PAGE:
05 February 2013

Sotomayor Sabiduría -- Weighing the Wisdom of the "Wise Latina"

In May 2009, President Barack Obama named Sonia Sotomayor as his choice to replace retiring Justice David Souter on the Supreme Court.  One bump on her way to achieving a 68-31 Confirmation vote by the Senate was dealing with a ““Wise Latina”” line that Sotomayor had been dropping into public speeches between 1994 and 2003.  Sotomayor clarified during the hearings to a sympathetic Senate Judiciary Chair Patrick Leahy (D-VT) that “[w]hile life experience shapes who one is, "ultimately and completely" a judge follows the law regardless of personal background.

That statement seems somewhat ironic as Vice President Joe Biden’s official swearing in ceremony on January 20th 2012 was moved from Noon as is directed in the US Constitution to 8:15 a.m. so that Associate Justice Sotomayor could maintain her other obligation, a book signing appearance in Manhattan that afternoon for her autobiography “My Beloved World” (“Mi mundo adorado”).

Justice Sonia Sotomayor swearing in Vice President Joe Biden, January 20, 2013 8:15 a.m.

Other sitting Supreme Court Justices have published best-selling books while sitting on the Nation’s High Court, as Associate Justice Clarence Thomas had in 2007  with his memoirs “My Grandfather’s Son”.  But these extracurricular activities should not impede on the duties which accompany the public office which one has been entrusted.  It seems troubling to rearrange constitutionally  set schedules to accommodate a personal P.R. appearance.

As part of her publicity tour for "My Beloved World", Sotomayor has been granting interviews with the Lamestream Media and they have recriprocated by writing puff pieces which promote her hardscrapple memoirs of the self described “Nuyorican”, as well as touting how down to earth and accessible Sotomator is.  To shatter the cloistered status quo for sitting SCOTUS Justices, Sotomayor's charm offensive included dancing some salsa with  Univision’s Jorge Ramos in her Supreme Court chambers.

It was fascinating to find the supposed newspaper of record, the New York Times, fawn over Sotomayor with the cyber headline “Book Tour Rock Star Sotomayor Seeks An Even Higher Calling.”  The caption for the Old Grey Lady’s video attached to the Sotomayor article is titled “The Sonia Show”.  One revelation from the piece was Associate Justice Sotomayor’s raison d’etre:

 “It is my great hope that I’ll be a great justice, and that I’ll write opinions that will last the ages. But that doesn’t always happen. More importantly, it’s only one measure of meaning in life. To me, the more important one is my values and my impact on people who feel inspired in any way by me....Serving as a role model is the most valuable thing I can do.”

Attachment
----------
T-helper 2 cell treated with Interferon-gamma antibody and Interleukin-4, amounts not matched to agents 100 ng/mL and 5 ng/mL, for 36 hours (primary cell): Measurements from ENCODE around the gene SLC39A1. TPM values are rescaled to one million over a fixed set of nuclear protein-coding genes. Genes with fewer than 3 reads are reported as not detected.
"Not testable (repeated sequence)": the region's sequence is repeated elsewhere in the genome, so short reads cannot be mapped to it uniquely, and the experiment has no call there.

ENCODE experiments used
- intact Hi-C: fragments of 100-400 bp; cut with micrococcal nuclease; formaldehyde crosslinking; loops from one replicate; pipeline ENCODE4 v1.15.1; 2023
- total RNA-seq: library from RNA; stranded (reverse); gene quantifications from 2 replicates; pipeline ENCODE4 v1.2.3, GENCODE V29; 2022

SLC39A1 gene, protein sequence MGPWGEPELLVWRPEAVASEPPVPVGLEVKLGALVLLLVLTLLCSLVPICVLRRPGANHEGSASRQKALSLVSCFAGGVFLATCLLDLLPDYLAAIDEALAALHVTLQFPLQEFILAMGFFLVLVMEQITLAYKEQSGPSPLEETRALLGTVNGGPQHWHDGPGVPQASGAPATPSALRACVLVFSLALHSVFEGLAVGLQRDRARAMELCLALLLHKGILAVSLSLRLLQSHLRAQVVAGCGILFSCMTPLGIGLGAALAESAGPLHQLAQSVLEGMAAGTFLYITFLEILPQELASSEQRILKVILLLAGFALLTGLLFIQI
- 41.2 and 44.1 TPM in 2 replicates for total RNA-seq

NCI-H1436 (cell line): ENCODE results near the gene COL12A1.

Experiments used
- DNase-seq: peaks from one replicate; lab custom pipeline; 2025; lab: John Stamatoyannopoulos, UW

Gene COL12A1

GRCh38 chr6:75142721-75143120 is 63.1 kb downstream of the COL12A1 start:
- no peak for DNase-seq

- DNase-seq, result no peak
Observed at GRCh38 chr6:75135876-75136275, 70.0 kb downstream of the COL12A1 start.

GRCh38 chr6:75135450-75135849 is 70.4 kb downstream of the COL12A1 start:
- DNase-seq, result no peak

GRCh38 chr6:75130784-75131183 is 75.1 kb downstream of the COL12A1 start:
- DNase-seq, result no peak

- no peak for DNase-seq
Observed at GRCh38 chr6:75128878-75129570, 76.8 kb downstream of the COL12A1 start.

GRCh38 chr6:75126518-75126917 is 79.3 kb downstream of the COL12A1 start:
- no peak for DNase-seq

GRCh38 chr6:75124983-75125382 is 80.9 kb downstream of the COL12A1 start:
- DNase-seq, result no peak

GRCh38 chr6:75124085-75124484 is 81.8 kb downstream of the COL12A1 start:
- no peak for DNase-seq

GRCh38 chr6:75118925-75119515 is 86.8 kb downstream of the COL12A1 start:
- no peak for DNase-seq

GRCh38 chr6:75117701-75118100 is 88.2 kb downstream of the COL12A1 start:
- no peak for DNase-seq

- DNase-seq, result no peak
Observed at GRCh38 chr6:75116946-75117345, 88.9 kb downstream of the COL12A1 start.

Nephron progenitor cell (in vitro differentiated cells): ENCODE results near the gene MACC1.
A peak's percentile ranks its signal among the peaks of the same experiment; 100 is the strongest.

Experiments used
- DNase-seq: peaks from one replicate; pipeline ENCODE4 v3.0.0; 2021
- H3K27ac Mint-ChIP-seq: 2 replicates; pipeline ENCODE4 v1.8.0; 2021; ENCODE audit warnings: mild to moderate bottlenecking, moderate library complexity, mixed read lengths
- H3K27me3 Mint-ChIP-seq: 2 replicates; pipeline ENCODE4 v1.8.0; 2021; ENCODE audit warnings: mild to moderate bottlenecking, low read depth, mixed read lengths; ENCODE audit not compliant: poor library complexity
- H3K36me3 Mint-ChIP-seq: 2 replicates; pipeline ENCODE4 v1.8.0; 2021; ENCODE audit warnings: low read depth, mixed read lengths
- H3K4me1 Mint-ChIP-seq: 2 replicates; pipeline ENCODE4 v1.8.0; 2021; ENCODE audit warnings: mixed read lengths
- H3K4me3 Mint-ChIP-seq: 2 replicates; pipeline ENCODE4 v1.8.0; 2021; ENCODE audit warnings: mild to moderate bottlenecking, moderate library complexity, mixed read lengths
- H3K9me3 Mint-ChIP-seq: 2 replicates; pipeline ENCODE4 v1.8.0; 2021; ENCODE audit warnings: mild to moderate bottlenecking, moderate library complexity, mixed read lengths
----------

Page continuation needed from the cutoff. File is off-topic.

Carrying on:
This is an odd admission for one of nine people who determine the law of the land.  In her four terms on the court, one can find noted Sotomayor dissents and a couple of concurring opinions but not majority opinions.  Of course that may be attributed to her lack of seniority or not having a domineering Liberal majority on the High Court.

Assoc. Justice Bader Ginsburg
All of that being said, it is shocking that Sotomayor seems content to have the “Wise Latina” choice be her legacy.  While a conservative may be ideologically opposed to the Liberal Jurisprudence of Thurgood Marshall on the bench, he was not defined by being the first Black Supreme Court Justice, as Marshall was the NAACP lead lawyer for Brown v. Board of Education (1954).   Associate Justice Ruth Bader Ginsburg may have Liberal leanings during her tenure on the Supreme Court, but as ACLU Lead Counsel and Columbia Law professor she authored the first case book on sexual discrimination law.   These credentials seem to bring more distinction and resonance than being a celebrity Latina role model.

It is questionable wisdom and a break from precedent for a Supreme Court Justice to cultivate a celebrity appeal and consider being a role model the most valuable thing that she can do, especially when her nomination seemed like motivated by her Hispanic background .  It seems to be a shortcoming of society to exalt externalities and celebrates celebrity on the High Court rather than honoring  jurisprudential achievement and legal insight.  It just does not seem very wise thing to do.

h/t: William Warren

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